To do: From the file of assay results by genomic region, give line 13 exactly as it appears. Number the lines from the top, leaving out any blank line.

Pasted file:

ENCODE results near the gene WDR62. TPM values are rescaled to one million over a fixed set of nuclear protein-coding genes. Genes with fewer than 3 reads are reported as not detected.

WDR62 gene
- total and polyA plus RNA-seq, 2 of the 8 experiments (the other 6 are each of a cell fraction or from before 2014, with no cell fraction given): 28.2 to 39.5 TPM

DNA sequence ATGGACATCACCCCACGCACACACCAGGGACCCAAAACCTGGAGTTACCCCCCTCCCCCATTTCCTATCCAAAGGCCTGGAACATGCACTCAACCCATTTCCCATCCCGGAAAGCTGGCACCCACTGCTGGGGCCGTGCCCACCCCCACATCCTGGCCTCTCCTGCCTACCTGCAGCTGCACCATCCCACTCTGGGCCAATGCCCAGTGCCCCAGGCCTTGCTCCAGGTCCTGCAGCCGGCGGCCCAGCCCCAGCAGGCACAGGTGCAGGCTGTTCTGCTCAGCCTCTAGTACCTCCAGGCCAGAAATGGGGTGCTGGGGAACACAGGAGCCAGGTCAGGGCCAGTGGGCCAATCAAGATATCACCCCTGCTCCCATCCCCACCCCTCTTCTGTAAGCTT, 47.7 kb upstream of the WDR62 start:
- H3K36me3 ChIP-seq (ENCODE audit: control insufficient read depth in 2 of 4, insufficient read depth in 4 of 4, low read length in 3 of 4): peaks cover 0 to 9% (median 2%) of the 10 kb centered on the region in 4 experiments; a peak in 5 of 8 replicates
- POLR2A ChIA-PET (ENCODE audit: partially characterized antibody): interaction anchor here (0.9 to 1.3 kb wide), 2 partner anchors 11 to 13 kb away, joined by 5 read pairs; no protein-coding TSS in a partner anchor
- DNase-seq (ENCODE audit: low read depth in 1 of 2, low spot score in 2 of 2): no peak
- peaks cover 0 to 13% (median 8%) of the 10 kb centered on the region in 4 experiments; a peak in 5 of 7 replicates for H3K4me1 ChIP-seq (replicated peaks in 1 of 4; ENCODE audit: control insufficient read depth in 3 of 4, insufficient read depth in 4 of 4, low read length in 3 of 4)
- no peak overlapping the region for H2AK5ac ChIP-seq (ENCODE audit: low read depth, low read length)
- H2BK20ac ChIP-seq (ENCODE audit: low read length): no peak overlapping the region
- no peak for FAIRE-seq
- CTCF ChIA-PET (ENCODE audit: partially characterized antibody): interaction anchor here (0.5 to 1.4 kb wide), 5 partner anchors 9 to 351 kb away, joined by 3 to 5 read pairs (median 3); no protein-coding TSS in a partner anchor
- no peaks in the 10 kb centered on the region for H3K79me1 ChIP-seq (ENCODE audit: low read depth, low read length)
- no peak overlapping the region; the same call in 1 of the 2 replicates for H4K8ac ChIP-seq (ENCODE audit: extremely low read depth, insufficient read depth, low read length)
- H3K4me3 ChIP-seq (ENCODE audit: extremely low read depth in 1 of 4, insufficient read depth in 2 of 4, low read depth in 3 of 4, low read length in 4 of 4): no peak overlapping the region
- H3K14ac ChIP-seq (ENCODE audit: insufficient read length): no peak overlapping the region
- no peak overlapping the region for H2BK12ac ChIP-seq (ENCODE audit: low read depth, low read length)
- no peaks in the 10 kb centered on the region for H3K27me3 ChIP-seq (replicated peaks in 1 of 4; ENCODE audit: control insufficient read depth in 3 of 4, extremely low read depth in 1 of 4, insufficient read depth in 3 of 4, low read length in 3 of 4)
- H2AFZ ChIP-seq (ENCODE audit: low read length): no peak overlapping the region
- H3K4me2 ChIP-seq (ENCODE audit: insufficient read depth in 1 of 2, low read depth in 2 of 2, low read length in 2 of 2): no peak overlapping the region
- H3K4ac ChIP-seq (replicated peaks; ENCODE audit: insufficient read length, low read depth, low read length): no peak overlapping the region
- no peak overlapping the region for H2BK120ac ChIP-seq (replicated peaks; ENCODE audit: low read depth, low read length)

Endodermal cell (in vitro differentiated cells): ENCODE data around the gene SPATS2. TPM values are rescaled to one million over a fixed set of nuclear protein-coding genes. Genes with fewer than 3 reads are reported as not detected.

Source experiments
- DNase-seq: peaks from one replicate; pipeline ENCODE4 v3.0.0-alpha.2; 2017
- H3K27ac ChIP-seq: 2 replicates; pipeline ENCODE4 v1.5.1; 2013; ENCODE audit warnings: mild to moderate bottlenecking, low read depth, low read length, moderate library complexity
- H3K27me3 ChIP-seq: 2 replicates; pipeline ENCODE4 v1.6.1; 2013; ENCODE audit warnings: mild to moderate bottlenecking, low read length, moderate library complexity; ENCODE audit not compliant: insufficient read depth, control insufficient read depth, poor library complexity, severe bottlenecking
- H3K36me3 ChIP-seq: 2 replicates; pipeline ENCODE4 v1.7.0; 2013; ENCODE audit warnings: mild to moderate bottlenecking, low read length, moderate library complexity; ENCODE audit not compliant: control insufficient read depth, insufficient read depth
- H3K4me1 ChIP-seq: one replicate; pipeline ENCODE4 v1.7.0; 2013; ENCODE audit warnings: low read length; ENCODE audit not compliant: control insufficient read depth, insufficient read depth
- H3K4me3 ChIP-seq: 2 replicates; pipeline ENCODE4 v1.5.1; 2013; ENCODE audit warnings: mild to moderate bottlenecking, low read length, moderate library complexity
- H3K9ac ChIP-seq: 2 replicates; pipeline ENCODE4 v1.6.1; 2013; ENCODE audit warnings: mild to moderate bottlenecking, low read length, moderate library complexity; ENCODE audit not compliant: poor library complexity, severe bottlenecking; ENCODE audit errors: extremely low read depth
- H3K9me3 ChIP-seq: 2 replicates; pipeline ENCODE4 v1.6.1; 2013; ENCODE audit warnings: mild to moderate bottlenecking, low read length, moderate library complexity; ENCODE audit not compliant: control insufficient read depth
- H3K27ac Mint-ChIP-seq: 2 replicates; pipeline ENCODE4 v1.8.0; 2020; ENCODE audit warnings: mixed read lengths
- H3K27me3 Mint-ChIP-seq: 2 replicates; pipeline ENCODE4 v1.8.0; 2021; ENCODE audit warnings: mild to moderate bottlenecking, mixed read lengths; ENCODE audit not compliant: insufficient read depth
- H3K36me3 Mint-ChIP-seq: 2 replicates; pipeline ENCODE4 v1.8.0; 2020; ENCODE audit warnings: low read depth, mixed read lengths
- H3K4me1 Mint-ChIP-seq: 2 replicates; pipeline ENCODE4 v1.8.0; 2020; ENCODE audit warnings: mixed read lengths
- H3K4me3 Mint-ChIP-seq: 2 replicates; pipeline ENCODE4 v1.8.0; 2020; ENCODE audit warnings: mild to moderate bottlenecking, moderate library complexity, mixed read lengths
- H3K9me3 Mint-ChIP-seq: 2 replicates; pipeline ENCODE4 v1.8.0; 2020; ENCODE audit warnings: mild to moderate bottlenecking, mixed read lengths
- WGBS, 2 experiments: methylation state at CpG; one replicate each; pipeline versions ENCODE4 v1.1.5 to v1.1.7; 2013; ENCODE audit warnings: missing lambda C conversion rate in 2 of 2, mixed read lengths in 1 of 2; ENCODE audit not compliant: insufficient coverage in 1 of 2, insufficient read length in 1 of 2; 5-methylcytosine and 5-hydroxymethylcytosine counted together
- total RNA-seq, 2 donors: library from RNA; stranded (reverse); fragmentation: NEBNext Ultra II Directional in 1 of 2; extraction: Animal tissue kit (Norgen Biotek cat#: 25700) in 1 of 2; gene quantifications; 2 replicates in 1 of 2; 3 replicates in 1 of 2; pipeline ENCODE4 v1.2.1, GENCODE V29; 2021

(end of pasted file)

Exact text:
- no peaks in the 10 kb centered on the region for H3K79me1 ChIP-seq (ENCODE audit: low read depth, low read length)